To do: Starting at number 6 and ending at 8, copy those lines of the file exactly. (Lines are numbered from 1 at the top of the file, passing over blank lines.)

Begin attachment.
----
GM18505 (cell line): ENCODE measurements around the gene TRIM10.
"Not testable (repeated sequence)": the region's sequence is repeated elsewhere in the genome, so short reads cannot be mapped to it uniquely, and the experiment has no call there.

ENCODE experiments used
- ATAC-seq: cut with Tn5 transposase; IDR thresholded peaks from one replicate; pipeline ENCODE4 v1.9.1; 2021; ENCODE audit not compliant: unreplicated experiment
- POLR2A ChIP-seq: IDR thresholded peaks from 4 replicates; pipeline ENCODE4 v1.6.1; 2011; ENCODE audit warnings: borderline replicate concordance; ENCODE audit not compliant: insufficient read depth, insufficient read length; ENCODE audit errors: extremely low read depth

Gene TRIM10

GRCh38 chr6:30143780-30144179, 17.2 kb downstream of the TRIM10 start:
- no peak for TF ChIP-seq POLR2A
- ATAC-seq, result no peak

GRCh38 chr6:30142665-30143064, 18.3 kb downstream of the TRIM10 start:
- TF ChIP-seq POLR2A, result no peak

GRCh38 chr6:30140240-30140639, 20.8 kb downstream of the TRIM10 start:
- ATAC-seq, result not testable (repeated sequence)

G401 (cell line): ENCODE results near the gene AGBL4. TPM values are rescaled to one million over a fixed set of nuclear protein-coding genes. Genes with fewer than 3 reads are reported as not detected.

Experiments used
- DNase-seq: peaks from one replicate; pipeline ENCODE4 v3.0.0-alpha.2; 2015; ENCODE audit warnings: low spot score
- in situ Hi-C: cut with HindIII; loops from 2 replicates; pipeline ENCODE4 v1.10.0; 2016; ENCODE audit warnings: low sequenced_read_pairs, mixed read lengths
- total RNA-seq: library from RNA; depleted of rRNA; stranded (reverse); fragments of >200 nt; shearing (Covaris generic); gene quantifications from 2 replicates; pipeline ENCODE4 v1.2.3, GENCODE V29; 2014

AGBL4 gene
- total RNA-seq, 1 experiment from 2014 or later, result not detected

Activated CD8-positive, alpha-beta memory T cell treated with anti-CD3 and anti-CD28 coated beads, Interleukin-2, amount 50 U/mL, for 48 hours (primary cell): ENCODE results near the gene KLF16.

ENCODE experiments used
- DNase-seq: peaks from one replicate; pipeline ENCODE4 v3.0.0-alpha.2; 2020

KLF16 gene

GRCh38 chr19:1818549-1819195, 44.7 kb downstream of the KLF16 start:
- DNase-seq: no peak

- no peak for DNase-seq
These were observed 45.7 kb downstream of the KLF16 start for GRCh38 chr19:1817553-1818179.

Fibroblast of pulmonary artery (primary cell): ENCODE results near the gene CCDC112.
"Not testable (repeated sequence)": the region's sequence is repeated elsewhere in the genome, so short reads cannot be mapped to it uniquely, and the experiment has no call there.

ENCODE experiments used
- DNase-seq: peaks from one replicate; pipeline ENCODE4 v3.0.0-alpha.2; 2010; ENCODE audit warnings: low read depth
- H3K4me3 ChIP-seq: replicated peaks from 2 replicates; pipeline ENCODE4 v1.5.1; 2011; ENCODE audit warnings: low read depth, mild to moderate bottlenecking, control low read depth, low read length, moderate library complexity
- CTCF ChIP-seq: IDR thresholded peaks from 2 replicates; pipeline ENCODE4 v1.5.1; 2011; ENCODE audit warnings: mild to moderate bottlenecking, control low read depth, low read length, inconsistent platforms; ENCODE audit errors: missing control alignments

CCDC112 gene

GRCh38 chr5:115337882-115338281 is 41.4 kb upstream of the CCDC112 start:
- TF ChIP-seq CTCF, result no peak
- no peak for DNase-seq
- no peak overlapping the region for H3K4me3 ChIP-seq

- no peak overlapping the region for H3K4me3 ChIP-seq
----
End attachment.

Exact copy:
Gene TRIM10

GRCh38 chr6:30143780-30144179, 17.2 kb downstream of the TRIM10 start:
- no peak for TF ChIP-seq POLR2A